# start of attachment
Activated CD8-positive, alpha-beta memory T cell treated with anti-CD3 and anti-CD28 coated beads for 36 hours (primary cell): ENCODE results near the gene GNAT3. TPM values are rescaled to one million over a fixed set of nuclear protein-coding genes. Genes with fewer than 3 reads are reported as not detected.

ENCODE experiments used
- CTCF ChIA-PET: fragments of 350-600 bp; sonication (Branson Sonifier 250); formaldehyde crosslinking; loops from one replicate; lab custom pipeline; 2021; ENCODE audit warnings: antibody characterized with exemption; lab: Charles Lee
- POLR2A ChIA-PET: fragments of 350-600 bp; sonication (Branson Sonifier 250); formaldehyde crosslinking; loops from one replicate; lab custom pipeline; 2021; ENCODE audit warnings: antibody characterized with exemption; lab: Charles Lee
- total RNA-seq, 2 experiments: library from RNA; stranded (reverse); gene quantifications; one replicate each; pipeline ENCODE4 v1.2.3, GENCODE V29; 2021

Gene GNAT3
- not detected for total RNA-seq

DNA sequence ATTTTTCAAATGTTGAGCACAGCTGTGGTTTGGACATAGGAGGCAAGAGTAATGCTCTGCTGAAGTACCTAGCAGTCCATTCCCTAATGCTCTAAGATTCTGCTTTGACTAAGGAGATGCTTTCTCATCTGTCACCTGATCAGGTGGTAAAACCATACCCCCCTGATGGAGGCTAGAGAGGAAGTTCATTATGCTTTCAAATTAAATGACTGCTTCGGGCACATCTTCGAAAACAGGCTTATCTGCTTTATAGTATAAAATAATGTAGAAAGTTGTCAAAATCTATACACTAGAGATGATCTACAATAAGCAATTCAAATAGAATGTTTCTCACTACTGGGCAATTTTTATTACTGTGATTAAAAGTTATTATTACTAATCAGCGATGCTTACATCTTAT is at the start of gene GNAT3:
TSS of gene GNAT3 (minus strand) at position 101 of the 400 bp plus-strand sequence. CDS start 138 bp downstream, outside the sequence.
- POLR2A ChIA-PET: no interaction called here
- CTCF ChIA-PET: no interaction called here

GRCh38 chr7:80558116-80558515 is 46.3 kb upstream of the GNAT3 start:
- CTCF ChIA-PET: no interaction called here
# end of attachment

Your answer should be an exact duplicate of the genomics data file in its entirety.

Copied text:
Activated CD8-positive, alpha-beta memory T cell treated with anti-CD3 and anti-CD28 coated beads for 36 hours (primary cell): ENCODE results near the gene GNAT3. TPM values are rescaled to one million over a fixed set of nuclear protein-coding genes. Genes with fewer than 3 reads are reported as not detected.

ENCODE experiments used
- CTCF ChIA-PET: fragments of 350-600 bp; sonication (Branson Sonifier 250); formaldehyde crosslinking; loops from one replicate; lab custom pipeline; 2021; ENCODE audit warnings: antibody characterized with exemption; lab: Charles Lee
- POLR2A ChIA-PET: fragments of 350-600 bp; sonication (Branson Sonifier 250); formaldehyde crosslinking; loops from one replicate; lab custom pipeline; 2021; ENCODE audit warnings: antibody characterized with exemption; lab: Charles Lee
- total RNA-seq, 2 experiments: library from RNA; stranded (reverse); gene quantifications; one replicate each; pipeline ENCODE4 v1.2.3, GENCODE V29; 2021

Gene GNAT3
- not detected for total RNA-seq

DNA sequence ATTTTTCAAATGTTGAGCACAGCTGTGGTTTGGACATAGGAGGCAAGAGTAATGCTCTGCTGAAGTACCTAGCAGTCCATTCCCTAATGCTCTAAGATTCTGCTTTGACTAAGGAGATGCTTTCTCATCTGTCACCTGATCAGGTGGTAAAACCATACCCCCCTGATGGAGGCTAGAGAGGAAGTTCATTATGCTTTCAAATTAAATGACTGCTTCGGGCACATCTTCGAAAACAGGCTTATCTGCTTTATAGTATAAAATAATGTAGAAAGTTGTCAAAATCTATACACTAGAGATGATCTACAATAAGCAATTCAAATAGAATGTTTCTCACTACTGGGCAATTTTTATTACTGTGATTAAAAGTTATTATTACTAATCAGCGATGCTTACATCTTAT is at the start of gene GNAT3:
TSS of gene GNAT3 (minus strand) at position 101 of the 400 bp plus-strand sequence. CDS start 138 bp downstream, outside the sequence.
- POLR2A ChIA-PET: no interaction called here
- CTCF ChIA-PET: no interaction called here

GRCh38 chr7:80558116-80558515 is 46.3 kb upstream of the GNAT3 start:
- CTCF ChIA-PET: no interaction called here